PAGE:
Star Wars

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(HOST) The new Star Wars film as political commentary? Commen- tator Allen Gilbert takes a look at the buzz around Episode III: Revenge of the Sith.

(GILBERT) George Lucas’s new Star Wars film is drawing movie- goers by the millions. It’s also attracting the interest of pundits who think it’s a case of art imitating life.

In the movie, a manipulative chancellor instigates a phony war to divert citizens’ attention so that he can carry out his secret political plans. Once the war is underway, the chancellor persuades the Republic’s Senate to restrict individual rights. He is given extraordinary wartime powers as the Republic is remade into an empire.

Go to Google on the Web, type in “Star Wars” and “anti-Bush”, and you’ll get thousands of hits on articles, blogs and discussion boards. Many people see parallels between the movie and contem- porary politics. They point to the parallel with the war in Iraq, which was built on evidence that didn’t exist. There’s also the parallel with restric- tions imposed on civil liberties through the Patriot Act. And there are the parallels with President Bush’s assumption of extraordinary powers, such as declaring certain individuals “enemy combatants” and subjecting them to military tribunals.

The film’s director George Lucas downplays similarities between the Bush administration and the “Dark Side”. Speaking at the film’s open- ing at Cannes in France, Lucas pointed out that the film’s plot was crafted years ago – long before the U. S. went to war against Iraq. In fact, he noted, the U. S. was aiding Saddam Hussein at the time that the scripts for the prequel trilogy were developed.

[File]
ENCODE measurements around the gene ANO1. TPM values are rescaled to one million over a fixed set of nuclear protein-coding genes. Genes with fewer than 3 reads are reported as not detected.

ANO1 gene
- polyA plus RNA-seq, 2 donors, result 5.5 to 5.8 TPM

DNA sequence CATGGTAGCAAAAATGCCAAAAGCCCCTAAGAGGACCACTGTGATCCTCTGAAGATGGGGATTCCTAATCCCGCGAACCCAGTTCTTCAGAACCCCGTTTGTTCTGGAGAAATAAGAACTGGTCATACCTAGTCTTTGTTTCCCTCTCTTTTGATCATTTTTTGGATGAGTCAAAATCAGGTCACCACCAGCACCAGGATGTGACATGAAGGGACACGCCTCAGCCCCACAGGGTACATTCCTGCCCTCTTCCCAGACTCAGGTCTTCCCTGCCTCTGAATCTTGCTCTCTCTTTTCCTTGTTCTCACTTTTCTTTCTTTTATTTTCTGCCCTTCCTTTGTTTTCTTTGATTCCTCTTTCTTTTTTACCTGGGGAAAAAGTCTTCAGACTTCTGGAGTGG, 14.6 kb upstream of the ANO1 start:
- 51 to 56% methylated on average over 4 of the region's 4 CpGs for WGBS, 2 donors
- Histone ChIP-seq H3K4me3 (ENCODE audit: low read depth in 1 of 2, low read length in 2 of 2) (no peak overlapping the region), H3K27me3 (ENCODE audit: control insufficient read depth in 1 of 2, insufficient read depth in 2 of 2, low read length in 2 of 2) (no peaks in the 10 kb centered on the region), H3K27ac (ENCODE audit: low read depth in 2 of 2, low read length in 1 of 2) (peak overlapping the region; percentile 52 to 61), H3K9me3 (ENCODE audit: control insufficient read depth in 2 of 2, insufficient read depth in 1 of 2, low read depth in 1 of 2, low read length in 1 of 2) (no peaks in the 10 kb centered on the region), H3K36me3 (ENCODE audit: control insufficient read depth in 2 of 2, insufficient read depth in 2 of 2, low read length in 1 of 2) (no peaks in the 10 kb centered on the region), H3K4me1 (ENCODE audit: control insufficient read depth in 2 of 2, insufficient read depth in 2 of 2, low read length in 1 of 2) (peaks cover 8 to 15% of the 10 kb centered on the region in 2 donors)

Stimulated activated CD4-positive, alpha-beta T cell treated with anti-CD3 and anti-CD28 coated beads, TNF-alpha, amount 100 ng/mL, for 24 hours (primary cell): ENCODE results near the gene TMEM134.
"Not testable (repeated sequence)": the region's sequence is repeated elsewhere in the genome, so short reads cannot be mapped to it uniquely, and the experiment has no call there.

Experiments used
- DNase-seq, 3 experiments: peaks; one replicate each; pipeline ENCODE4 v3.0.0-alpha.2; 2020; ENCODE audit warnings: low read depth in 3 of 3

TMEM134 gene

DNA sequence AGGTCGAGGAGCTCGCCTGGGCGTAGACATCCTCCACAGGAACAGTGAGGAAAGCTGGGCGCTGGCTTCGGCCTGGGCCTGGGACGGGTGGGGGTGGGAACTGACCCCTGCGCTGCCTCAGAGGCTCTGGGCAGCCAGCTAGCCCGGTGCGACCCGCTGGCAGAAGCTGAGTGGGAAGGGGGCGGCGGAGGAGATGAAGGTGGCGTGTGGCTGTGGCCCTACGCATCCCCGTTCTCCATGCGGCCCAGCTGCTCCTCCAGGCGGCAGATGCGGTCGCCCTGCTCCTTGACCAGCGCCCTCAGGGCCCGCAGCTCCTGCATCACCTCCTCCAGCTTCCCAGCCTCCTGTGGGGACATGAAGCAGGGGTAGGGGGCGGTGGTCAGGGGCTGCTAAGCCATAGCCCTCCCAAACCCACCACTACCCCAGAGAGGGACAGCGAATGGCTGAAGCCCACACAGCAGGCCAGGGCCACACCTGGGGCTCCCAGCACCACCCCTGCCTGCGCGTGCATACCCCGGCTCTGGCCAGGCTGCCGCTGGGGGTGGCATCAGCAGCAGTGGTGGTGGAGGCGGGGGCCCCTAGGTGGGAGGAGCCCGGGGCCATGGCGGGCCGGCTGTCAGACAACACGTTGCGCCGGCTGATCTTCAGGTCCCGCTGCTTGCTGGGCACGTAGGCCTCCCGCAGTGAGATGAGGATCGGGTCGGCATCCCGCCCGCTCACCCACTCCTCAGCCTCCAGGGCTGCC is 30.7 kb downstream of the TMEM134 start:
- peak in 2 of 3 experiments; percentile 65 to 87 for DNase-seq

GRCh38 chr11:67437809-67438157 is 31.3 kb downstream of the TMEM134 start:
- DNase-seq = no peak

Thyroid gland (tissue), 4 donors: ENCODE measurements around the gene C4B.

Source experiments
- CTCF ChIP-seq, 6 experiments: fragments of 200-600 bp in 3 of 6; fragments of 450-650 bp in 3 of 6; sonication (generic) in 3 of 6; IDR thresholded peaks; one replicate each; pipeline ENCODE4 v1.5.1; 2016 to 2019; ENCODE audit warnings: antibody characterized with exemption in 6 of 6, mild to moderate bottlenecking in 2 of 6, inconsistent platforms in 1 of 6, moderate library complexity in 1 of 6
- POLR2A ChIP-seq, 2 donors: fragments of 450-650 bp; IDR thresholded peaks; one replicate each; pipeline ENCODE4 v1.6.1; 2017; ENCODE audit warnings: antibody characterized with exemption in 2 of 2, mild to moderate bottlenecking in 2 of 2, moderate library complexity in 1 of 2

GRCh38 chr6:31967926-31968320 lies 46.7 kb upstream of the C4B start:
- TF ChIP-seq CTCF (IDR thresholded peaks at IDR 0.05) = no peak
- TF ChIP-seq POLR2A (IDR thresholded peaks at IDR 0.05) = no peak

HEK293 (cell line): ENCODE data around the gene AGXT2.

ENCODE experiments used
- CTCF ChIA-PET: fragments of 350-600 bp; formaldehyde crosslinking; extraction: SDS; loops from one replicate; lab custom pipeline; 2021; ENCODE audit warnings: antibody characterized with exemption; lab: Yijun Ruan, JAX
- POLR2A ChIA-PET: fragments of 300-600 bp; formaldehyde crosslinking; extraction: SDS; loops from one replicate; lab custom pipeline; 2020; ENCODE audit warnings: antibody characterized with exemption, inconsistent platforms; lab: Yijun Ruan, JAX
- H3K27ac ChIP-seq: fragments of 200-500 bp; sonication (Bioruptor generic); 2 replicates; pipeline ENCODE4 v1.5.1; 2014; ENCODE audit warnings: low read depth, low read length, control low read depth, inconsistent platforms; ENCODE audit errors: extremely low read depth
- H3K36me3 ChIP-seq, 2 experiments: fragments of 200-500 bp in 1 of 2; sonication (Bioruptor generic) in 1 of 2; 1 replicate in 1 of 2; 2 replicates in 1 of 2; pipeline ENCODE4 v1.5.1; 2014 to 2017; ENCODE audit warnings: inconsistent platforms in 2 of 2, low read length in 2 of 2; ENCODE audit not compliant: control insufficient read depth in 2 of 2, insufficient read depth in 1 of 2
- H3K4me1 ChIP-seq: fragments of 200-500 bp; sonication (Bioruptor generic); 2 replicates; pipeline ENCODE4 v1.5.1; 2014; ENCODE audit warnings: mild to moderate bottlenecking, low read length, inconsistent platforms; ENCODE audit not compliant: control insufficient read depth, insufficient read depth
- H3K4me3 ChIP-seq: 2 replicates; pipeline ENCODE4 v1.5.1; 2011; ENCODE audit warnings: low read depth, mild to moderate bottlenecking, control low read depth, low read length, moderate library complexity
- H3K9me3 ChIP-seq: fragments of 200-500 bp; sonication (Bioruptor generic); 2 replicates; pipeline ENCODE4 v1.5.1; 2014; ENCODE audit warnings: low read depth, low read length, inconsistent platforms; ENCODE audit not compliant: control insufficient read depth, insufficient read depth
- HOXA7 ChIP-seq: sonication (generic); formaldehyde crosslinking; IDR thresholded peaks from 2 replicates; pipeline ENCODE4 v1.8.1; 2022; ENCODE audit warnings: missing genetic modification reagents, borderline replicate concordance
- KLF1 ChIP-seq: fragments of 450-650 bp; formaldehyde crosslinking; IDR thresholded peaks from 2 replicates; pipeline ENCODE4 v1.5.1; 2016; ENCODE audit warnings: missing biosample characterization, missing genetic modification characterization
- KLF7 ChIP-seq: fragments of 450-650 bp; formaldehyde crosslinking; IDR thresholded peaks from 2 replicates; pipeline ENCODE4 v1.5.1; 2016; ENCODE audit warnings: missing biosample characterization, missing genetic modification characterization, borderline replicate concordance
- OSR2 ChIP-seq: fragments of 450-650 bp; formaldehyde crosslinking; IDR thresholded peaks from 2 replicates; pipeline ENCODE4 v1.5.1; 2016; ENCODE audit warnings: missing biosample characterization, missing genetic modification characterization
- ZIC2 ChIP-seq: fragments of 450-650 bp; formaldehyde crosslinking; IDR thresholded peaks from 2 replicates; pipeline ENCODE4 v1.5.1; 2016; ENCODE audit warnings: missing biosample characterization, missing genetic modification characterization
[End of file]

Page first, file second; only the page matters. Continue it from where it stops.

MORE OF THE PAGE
Instead, Lucas said, he patterned his story after broad historical themes: the passage of a society from freedom to fascism. Any parallels with specific events of present times are unintended. But, Lucas said, “As you go through history, I didn’t think it was going to get quite this close. So it’s just one of those recurring things.”

He added, “I hope this doesn’t come true in our country. Maybe the film will waken people to the situation.” He was said to be joking. And joking, maybe. But NBC’s Today Show picked up the story. An anti- Hollywood film site called for a boycott of the film.

What Lucas may or may not have intended could be less important than what people think he intended. Real financial damage could result if enough movie-goers boycott the film. The coming summer months are crucial to any film’s box-office success. So far, Episode III is doing very well. In its first weekend, it topped records for biggest box-office hit.

In years to come, film buffs – and perhaps even serious historians – may indeed see Episode III as a commentary on what a democracy should not do when it’s under siege. It could even become like the film The Battle of Algiers, a 1965 movie about the end of French colonial rule in Algeria. Battle of Algiers is known as a classic on how not to deal with an insurgent enemy force. National Security officers are said to watch it as part of their training.

Imagine Star Wars playing in the private screening room of the Pentagon.

This is Allen Gilbert.

Allen Gilbert is a former journalist, teacher and consultant currently serving as executive director of the ACLU of Vermont. He has a longtime interest in public policy issues. He spoke from our studio in Montpelier.

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